COMMENTARY

COVID-19: Getting the Information You Need, When You Need It

Prof Mamas Mamas

Disclosures

April 27, 2020

This transcript has been edited for clarity.

Hi, welcome to Medscape UK. My name is Mamas Mamas. I'm professor of cardiology based at Keele University.

We're currently in the middle of the COVID-19 pandemic and this is unlike any other pandemic that we've dealt with, certainly in our lifetimes.

We have a situation where we know little about the virus, little about how to treat it, which treatments are effective, the outcomes of patients, and how best to manage them and restructure our healthcare service to deal with this pandemic.

Often, this type of information has traditionally come from national and international guidelines, but because of the lack of data, these are rapidly developing as we speak. And so there is little guidance from national societies towards this end.

The second source of data traditionally has been the scientific literature, which is peer reviewed.

However, from submission to publication can take many months or even years, and what we need is guidance and guidance now.

Therefore, the purpose of the current video will be to look at exchange of information amongst medical professionals. At the moment when dealing with an infectious agent where we don't know which is the best treatment strategy, we don't know how best to manage it, we rely on experience from colleagues across the world. And we need to be able to have platforms that can support instantaneous communication with such colleagues.

This video will explore three different aspects of this information and communication of this information:

  1. Over social media

  2. Through online repositories for journals

  3. Through platforms such as Medscape and TCTMD, and so forth, that can provide an important service.

Social Media

My first guest is Dr Robert Yeh. He is the Susan and Richard Smith chair in outcomes research at Harvard, and he will focus around the utility and the role that social media has played in disseminating this information. Both the upsides and the downsides.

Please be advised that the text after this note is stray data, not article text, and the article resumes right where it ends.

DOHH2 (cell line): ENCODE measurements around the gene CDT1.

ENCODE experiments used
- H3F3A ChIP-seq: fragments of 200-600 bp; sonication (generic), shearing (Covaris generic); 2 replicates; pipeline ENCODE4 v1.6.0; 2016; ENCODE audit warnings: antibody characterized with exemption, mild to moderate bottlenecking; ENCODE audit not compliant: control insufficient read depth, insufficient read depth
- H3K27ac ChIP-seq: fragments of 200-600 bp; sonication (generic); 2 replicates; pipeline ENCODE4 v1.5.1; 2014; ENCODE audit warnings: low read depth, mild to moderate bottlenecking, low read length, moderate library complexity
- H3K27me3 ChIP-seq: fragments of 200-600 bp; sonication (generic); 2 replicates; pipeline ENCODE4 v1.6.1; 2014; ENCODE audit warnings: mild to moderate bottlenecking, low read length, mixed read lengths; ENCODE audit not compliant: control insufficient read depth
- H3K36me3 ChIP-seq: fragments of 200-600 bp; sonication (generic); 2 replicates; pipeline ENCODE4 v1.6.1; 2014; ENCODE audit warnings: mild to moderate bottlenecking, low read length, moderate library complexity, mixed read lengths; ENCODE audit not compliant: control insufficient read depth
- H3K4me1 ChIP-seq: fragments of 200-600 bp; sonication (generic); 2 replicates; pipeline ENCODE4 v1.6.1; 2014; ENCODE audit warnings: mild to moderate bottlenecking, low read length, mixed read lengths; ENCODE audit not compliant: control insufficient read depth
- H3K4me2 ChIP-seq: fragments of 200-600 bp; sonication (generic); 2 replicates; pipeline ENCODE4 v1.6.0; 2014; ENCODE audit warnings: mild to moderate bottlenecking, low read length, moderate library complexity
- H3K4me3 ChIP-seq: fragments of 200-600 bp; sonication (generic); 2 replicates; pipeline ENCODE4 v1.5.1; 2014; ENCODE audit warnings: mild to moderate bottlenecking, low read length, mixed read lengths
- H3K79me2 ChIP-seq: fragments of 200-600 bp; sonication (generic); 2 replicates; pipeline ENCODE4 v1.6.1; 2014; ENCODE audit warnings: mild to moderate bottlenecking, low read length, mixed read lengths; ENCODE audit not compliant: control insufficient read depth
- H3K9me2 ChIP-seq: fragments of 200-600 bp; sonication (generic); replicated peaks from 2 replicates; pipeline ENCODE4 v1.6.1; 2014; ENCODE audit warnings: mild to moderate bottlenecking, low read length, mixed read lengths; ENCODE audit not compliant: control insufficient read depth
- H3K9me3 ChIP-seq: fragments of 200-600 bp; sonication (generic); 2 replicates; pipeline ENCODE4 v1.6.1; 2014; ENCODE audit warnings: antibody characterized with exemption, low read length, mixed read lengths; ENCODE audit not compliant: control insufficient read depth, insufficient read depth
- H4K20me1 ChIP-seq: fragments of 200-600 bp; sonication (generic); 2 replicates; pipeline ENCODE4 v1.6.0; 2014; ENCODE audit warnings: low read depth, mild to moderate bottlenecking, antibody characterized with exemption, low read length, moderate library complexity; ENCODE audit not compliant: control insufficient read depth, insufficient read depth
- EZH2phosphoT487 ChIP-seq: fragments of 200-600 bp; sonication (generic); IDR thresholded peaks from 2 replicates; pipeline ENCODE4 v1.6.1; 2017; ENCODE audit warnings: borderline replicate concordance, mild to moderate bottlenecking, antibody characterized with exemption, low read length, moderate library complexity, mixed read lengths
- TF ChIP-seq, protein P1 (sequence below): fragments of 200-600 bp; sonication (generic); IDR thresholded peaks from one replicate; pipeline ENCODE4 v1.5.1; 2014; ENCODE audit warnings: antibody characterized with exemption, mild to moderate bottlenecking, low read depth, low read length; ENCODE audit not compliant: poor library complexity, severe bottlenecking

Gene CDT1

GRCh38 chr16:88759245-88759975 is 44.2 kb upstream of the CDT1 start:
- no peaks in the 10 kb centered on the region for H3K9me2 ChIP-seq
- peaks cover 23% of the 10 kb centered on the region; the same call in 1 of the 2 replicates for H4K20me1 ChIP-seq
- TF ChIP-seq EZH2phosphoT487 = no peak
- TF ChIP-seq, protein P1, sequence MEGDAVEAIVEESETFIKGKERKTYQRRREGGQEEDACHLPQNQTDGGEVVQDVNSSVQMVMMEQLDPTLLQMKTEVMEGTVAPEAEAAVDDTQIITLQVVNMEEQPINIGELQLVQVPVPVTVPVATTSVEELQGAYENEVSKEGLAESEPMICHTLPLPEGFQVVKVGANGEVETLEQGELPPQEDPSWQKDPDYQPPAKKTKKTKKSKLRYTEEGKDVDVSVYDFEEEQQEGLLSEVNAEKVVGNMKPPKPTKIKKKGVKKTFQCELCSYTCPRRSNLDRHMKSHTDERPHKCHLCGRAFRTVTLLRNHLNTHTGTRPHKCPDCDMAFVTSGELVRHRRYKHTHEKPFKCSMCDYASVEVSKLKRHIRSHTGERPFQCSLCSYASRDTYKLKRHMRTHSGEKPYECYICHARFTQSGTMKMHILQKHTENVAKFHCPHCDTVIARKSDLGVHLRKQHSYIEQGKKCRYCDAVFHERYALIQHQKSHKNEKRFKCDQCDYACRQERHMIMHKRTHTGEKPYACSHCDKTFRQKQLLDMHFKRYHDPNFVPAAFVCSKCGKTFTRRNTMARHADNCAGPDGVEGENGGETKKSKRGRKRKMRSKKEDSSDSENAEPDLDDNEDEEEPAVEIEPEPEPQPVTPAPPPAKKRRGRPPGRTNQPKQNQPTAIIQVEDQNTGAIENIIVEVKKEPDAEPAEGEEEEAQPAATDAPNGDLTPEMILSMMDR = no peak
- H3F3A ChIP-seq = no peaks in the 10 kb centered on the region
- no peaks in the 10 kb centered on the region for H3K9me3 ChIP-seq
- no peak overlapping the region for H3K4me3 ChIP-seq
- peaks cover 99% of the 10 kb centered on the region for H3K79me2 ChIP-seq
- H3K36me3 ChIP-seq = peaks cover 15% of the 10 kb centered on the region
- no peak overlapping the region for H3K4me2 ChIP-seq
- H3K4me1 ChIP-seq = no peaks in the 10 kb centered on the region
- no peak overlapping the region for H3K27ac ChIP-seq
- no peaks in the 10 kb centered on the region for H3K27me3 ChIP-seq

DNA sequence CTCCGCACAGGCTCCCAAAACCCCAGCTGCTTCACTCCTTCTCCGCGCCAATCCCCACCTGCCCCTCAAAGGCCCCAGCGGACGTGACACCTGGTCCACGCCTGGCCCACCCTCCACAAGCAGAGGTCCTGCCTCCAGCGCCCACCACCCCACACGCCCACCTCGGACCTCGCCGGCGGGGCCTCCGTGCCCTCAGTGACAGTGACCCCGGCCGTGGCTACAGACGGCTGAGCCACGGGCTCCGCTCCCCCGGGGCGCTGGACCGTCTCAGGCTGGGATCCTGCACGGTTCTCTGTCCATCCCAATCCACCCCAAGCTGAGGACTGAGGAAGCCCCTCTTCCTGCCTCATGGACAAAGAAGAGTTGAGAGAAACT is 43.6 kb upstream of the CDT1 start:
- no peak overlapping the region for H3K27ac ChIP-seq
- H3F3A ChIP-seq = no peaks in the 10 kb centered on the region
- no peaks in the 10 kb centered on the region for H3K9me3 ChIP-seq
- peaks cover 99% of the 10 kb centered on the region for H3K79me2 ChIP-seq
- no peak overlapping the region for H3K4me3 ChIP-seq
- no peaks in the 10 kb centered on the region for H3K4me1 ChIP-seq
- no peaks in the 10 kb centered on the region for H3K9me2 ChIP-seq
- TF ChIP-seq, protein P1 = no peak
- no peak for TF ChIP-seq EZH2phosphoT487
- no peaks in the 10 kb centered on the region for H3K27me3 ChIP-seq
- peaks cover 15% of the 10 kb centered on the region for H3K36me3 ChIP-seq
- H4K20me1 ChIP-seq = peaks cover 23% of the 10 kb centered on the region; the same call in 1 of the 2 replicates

Dr Robert Yeh

Social media has undoubtedly proven itself yet again to be the most effective medium for real time dissemination of new knowledge during this pandemic. Initial reports of how COVID-19 presented, and its effect on patients and health systems in Wuhan, shortly thereafter in northern Italy, and now the ongoing images from our colleagues in New York City, came first from social media, and in particular from Twitter.

During this pandemic, news cycles can be measured in minutes to hours. The slow updating of traditional media sources, such as television or news websites, have made them seem quickly out of date as new updated statistics on infections and death counts have disseminated in near real-time on Twitter.

Patients posting threads from their hospital rooms, describing their symptoms, their treatment, and their fears, healthcare workers posting pictures of their faces marked by masks worn for hours on end. These have become the most important stories of the pandemic thus far. They've added faces and voices to the statistics.

Social media has played a particular role in the dissemination of treatment practices and science.

Some of these observations have included the benefits of early proning, delayed intubation, the fact that COVID-19 could lead to a syndrome mimicking ST elevation myocardial infarction.

Under assault by a virus for which there has literally been no prior evidence about treatment, we've had the opportunity to see best practices develop in real-time through trial and error, and disseminate around the world within minutes.

The impact of social media during the pandemic hasn't always been universally positive, however.

We've seen the false promise of untested therapies be touted on social media, most prominently by US President Donald Trump, who tweeted about his belief in the effectiveness of the combination of hydroxychloroquine and azithromycin for treatment of COVID-19.

Less newsworthy but equally unfounded beliefs and untested therapies, treatment strategies, have abounded on social media. And on the positive side, these claims have often been met with equally if not more forceful voices of scientific reason.